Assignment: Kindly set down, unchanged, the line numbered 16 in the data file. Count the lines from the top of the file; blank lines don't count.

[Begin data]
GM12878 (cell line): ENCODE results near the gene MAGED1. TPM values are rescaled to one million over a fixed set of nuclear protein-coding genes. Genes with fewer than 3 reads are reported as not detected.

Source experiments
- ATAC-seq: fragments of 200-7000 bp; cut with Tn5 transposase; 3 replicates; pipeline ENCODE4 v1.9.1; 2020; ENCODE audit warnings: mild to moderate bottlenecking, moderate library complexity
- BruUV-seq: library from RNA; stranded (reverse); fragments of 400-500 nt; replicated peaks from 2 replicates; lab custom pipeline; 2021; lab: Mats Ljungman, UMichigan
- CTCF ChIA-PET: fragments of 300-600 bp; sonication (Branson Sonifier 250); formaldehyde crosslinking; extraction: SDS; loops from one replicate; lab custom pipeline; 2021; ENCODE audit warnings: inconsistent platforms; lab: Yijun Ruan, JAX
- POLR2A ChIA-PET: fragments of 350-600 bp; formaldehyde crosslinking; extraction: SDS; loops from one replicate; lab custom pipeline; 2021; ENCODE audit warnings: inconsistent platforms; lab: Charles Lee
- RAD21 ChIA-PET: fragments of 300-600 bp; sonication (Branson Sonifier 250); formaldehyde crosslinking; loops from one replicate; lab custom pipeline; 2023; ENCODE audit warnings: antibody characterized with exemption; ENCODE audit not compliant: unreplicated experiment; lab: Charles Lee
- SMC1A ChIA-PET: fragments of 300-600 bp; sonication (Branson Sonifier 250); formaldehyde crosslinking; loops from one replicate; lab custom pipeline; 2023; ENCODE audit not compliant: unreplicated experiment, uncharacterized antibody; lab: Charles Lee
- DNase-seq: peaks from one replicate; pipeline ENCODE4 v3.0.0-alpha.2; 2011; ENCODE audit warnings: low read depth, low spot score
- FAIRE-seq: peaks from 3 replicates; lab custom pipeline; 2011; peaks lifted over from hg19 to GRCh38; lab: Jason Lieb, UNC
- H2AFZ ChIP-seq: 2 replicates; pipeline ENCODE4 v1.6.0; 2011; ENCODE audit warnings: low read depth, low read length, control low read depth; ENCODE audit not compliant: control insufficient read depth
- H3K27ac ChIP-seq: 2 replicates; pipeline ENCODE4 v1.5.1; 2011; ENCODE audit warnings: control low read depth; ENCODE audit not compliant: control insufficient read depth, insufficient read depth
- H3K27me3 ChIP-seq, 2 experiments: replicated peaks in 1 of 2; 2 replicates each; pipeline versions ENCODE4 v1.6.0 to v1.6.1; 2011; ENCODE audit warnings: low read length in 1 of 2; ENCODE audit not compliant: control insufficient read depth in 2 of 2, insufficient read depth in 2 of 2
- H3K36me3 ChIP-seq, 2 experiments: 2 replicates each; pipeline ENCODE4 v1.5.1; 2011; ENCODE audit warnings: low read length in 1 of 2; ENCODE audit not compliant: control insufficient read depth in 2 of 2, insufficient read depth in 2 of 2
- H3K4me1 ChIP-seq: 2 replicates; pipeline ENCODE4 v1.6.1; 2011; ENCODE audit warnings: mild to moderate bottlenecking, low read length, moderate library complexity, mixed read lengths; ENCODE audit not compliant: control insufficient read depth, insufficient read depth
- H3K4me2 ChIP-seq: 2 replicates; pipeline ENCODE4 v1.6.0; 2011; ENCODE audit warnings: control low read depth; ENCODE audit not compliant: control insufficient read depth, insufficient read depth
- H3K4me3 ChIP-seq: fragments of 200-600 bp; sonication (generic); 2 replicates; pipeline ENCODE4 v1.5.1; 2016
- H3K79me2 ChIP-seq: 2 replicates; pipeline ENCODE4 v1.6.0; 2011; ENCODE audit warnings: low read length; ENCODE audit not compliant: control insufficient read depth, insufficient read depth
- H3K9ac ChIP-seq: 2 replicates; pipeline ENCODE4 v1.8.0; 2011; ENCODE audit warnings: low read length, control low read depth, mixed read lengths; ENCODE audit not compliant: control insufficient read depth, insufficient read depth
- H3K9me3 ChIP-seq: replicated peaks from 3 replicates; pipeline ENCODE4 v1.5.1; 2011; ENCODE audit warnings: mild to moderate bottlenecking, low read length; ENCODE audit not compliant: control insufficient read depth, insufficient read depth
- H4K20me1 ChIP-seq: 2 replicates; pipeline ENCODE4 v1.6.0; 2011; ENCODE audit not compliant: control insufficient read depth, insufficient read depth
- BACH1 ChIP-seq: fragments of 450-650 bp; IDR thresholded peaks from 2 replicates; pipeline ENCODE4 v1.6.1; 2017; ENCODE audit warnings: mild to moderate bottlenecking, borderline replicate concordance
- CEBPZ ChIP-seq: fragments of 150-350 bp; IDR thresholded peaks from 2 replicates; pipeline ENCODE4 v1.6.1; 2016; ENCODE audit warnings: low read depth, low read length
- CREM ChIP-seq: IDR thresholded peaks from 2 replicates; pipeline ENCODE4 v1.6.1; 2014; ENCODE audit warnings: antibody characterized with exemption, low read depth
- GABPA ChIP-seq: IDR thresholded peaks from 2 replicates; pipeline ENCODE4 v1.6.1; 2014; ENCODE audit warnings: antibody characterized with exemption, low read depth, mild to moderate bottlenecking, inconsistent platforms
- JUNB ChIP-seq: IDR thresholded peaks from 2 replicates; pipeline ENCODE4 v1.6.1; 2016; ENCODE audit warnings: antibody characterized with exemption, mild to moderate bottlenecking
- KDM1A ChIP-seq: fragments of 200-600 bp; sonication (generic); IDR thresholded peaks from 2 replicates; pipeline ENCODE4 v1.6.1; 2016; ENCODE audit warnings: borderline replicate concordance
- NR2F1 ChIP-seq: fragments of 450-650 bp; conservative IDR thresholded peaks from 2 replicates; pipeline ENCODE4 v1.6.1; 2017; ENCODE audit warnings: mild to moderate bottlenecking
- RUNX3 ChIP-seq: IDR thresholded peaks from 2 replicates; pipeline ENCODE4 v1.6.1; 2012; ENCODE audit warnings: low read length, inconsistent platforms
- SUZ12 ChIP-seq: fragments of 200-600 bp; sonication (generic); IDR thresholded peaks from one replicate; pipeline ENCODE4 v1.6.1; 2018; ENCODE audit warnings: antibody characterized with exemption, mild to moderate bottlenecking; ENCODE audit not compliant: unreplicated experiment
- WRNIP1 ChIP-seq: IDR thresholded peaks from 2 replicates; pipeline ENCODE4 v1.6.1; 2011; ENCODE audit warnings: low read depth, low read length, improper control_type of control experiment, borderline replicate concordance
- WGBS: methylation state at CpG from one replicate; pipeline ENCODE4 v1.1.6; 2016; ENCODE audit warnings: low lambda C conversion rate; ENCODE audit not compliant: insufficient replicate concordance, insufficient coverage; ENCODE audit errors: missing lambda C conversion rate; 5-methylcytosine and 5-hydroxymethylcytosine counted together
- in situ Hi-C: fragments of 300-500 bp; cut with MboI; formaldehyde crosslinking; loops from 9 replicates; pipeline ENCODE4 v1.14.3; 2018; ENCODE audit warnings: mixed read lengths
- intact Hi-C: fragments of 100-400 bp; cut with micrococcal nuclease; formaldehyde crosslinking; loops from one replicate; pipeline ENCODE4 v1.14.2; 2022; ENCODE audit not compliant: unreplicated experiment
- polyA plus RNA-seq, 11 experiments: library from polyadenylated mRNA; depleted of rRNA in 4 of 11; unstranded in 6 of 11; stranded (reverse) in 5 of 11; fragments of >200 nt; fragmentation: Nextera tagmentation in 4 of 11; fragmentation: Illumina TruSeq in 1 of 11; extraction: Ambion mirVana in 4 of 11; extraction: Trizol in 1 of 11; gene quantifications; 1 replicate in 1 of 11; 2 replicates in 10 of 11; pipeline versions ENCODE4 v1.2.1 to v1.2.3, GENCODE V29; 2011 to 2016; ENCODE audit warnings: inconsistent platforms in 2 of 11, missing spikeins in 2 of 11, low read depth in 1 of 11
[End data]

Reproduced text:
- H3K4me2 ChIP-seq: 2 replicates; pipeline ENCODE4 v1.6.0; 2011; ENCODE audit warnings: control low read depth; ENCODE audit not compliant: control insufficient read depth, insufficient read depth